Third Places

Ever since one particular research assignment in seventh grade, I’ve been fascinated by the concept of the “third place.”

The third place is the middle, neutral, social space between your home and your place of occupation (school for students, the beat for police officers, various play groups and kid-friendly zones for full-time mothers). In Rome, the third place was the piazza, the public square or marketplace. In ancient Israel, it seems to have been the area by the city gates.  In Greece, it was the agora. At one time in Chicago, it was Bughouse Square (that one’s worth a quick google).

This is where ideas are exchanged safely and offered for communal evaluation. Radio host Janet Parshall gets at the idea when she talks about engaging in “the marketplace of ideas.”

Urban sociologist Ray Oldenburg has written extensively on the subject of these “informal public gathering spaces,” so I won’t go any further into depth into their definition.  What I’m interested in is where I can find and enjoy these wonderful gathering places near me.

[One quick caveat: for me, the most natural third place is my church. It’s social, it’s a place where ideas are exchanged, and it fosters the kind of meaningful interaction that (as Oldenburg has said) is critical to democracy. However, strictly speaking, the church is not a place. That being said, if you’re on the Far Northwest Side of Chicago, you need to visit my church. Let me know and I’ll save you a pew.]

So this is why, if you follow my Instagram feed you’ll find it filled to the brim with (typically black and white) portraits of coffee shops, public houses, and other various modern-day neutral gathering spaces. I’m on the hunt for third places.

Zach and Slater had the Max; Jerry and George had Monk’s; Seth and Ryan had the Crab Shack (Yep, that’s an “O.C” reference. You’re welcome.). As for me, I’m still in search of the perfect third place. But here’s a few that I’ve enjoyed over the last few years:

  • Chelios’ Pub & Grill, Aurora (the original home of the Forum (née Bible Guys) weekly discussion group)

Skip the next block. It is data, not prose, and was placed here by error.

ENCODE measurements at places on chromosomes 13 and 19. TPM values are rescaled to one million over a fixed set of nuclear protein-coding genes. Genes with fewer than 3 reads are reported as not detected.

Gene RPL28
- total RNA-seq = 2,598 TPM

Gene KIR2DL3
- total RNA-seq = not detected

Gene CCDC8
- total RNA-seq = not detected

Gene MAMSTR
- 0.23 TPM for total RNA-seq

• Two Brothers Roundhouse, Aurora (especially the cafe–good golly that place is fantastic)
  • The Student Center at Grace Pointe Church, Plainfield (I’m a little biased, in that I helped create this space and used to work at the church. But it’s proven to be a really good place to gather, and not just for youths. Grace Pointe really uses the space well in various ways.)
  • Galvin’s Public House, Jefferson Park, Chicago (cozy Irish pub, where I’ll be hosting upcoming “Bible for Skeptics” MeetUps)
  • Trading Post Tobacco & Cigars (I just discovered this place in Downtown (Uptown for purists) Edgebrook. Truly a third place. Bill the owner and a few regulars got me into a spirited conversation within a minute of me walking in.)
  • La Vita Cigars, St. Charles (frequented by Joe Thorn, Jimmy Fowler and the Redeemer Fellowship guys–so you know it’s a solid place)
  • The Skokie Public Library, Skokie (this place is always packed, and with good reason. And they engage the community super well. I’m participating in a panel discussion on human origins there on September 19th. It’s worth it just to go hang out at this library!)
  • Barnes & Noble Cafe, Skokie (home of Ask A Pastor)
  • North Avenue Beach, Lincoln Park, Chicago (jam-packed with volleyballers during the summer months)
  • And finally, just about every Starbucks I’ve ever been to. Some call Starbucks an “evil chain,” but there’s a reason they are popping up in the heart of so many neighborhoods. They understand what it means to be the third place, and they’re dead set on becoming exactly that.

Based on my own brainstorming and a few conversations I’ve had, some other suggestions for third places are:

  • Barbershops/beauty parlors
  • Little league and soccer teams/games
  • Facebook and social media (No. I refuse to count anything that consists ultimately of staring at a screen instead of interacting with in-person humans.)
  • VFWs and social organizations and fraternities (think Rotary, Moose lodges, etc.)
  • Corner stores
  • Public parks

How about you? Do you have a go-to third place–somewhere where you can expect unplanned, no-agenda encounters with friends? Where you can share authentic experiences with people who would ordinarily not necessarily be your friends but you have been brought together in, or perhaps by a common space? Where you can be yourself but also be confident you will go home a better person for your interactions you’ve had there? Let me know.

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Get in touch: jsettecase@parkcommunitychurch.org.

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